Blessed all along (part 1)

My friends and I were about to go out for a cendol session on a hot day. I was washing my feet and my sandals because they were covered with sands and dusts from a construction site nearby when one of them suddenly blurted,” You are perfect la bro”. I looked at him and tried to figure out what made him said that. I then acted as if I just shrugged off the statement and started the engine. The problem with me is, I don’t take statements, more like I can’t take statements just as that. My mind would continue churning, analyzing the whats, whys, hows, ifs, buts of these statements which were directed at me.

I’m not perfect.

I make do with what I have. His statement drove my mind to past memories which I treasure so much because I used to hate them but as I get older I saw the chain that these events were leading to, I was touched by its mysterious beauty.

Everybody should have a few vivid moments embedded in their memories of their life as a really small kid. I have a lot. One of the most memorable was when I asked my father the permission to live with my mother. I was 5 years old. It was Aidilfitri and I had just returned from visiting her in Gopeng (her hometown), I was sitting at the back of the car and looking at the envelope containing the duit raya she gave me. We were on the way to Taiping. I still remember when I asked the question, my father was silent. When we arrived at home, he asked me about what I said earlier. I was firm with my answer. I’m not sure how did a small kid come up with such a decision and such a resolve. My younger sister was living with my mother, probably that was it. The moment was so clear it was as if it happened yesterday. And so it happened.Amongst the things I dragged into the car was a small brownish lunch box with pictures of little animals. I was happy and oblivious to what my father was feeling. All I knew was I would be with my mother and sister.

So there we were on a bus to Bandar Tun Razak. I was eager to see our house. “Ma, tu sebut dia NO ESS-MOKING kan?” I pointed at the No Smoking sign. “Sebutan dia bersambung la – No Semoking”, my mother answered. Ohh…”Naik bas 123 kalau dari Pudu, nak berhenti tekan loceng”, she continued.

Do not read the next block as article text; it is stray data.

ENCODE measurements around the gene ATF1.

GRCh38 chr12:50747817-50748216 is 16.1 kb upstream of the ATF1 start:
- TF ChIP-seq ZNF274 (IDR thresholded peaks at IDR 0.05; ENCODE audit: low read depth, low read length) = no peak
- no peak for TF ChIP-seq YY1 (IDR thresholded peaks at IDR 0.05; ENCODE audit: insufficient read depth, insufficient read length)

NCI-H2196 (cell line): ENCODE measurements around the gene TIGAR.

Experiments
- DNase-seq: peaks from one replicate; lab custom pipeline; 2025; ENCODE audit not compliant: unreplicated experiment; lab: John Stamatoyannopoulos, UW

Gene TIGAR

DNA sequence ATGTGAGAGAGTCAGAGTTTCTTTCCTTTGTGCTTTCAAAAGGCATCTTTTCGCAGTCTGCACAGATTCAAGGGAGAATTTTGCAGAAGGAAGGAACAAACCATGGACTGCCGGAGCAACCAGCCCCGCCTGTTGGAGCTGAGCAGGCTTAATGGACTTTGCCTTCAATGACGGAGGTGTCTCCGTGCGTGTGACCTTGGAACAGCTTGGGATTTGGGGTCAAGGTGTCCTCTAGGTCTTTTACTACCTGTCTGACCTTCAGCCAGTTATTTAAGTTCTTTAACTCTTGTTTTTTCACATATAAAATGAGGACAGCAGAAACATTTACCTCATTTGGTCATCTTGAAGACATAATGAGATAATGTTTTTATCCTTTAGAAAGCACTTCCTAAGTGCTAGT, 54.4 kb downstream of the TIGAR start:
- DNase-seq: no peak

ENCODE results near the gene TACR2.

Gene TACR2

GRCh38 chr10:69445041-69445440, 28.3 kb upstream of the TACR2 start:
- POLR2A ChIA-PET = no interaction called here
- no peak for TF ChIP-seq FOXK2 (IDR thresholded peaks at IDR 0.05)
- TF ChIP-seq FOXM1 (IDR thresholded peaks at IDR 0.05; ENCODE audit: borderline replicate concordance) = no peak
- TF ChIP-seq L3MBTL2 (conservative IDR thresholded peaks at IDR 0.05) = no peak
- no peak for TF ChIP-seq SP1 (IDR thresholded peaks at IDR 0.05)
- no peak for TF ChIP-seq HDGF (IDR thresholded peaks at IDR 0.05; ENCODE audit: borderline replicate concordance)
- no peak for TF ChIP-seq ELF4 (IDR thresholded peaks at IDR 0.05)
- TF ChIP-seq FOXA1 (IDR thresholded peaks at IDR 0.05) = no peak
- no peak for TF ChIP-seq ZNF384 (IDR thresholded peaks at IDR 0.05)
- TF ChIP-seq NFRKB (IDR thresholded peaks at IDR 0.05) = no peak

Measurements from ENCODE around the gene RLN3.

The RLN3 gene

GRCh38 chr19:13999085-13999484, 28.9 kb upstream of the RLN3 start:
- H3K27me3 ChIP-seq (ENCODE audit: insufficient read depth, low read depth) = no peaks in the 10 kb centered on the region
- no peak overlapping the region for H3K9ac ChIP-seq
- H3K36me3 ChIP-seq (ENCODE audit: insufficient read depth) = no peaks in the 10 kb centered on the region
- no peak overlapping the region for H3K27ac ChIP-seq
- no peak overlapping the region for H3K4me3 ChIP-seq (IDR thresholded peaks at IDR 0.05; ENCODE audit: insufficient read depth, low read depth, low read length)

Life in Kuala Lumpur was way different than what I had experienced in Taiping. I’ve made plentiful of friends with whom I’d go catching spiders at the huge Chinese graveyeard near to the Ramly Burger factory, swimming at the swimming complex and sometimes in the small creeks flowing into the Permaisuri Lake! We played soccer or police and thief in the evening. Life was all about that- School in the morning, Religious School in the afternoon, and boys-will-be-boys fun in the evening. In school, I was having a blast, I loved the choir, I played tennis, played soccer, found myself a bunch of really close friends and thankfully for my mother’s strict guidance, doing quite good in class too.

We stayed there until I was 10 then my mother wanted a ‘change of wind’ as she called it and we moved to Cameron Highland. The first few weeks after leaving my friends in Kuala Lumpur, I would cry every night because I missed alot. I couldn’t see why she wanted to move to Cameron Highland other then she loved the place so damn much.

In Cameron Highland, my mother enrolled me in Sekolah Kebangsaan Tanah Rata, just a stone throw from where she would be teaching, Sekolah Menengah Tanah Rata. The secondary students there were driving their own cars as most of them were sons and daughters of the vegetable tycoons in Cameron Highland. In my school, there were loads of orang asli and I was amazed by the tenacity and the willingness of the teachers there. “Awak punya BI bagus, jadi saya nak awak baca satu perenggan dari buku ni depan kelas tiap hari”, my class teacher said to me. I just agreed. “These shoes are blue in colour…”I was reading when suddenly she interrupted,”Haa dengar tu, shorts ye, maknanya seluar pendek”. “Bukanla cikgu, kasut, shoes”, I corrected her. She laughed and the whole class laughed and I laughed.

One of my best friends there was a son of a tea leaves picker. He would get up at 4.30 in the morning, prepare the stove to boil water and wait for the water to boil before using it for bathing, every day. It struck a chord because I was living in a comfortable apartment in Brinchang with the hot water only a turn of the faucet away. At that time, my mother gave me RM1 per day as meal allowance, it was a lot. So I would usually buy something for the both of us. The food in the canteen was horrible, cold and tasteless but it was the only option we had. I missed the 50cent curry noodle in the canteen in SKBTR, Kuala Lumpur. My friend had no problem gobbling them up. I used to observe how he managed to finish those horrible food. He appreciated whatever came his way. Slowly I learned of his views and his reasoning.

To be continued

 

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